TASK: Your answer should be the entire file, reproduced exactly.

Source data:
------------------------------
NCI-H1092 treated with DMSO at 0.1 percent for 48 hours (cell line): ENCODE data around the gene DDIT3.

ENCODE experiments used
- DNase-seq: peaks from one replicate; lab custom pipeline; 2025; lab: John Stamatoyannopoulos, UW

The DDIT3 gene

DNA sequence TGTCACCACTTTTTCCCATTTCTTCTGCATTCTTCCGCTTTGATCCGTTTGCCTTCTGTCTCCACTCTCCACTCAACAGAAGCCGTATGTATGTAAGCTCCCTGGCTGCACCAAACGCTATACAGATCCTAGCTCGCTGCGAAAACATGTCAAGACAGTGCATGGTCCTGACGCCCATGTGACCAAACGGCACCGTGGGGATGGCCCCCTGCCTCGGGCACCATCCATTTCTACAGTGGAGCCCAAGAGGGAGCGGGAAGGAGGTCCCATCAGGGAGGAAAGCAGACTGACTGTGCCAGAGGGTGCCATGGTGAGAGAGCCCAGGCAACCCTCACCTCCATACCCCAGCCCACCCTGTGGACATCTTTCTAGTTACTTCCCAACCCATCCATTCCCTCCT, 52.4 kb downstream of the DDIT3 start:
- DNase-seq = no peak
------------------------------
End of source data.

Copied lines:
NCI-H1092 treated with DMSO at 0.1 percent for 48 hours (cell line): ENCODE data around the gene DDIT3.

ENCODE experiments used
- DNase-seq: peaks from one replicate; lab custom pipeline; 2025; lab: John Stamatoyannopoulos, UW

The DDIT3 gene

DNA sequence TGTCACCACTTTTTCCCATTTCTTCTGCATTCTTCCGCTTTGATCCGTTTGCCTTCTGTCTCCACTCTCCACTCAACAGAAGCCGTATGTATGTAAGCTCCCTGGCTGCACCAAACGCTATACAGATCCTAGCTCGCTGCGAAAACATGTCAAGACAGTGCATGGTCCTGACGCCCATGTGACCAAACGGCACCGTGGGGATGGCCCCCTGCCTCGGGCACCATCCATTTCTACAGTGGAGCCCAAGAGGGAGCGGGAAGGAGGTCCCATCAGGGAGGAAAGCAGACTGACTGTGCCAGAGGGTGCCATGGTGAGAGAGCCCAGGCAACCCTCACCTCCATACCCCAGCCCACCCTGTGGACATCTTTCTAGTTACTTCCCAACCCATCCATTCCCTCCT, 52.4 kb downstream of the DDIT3 start:
- DNase-seq = no peak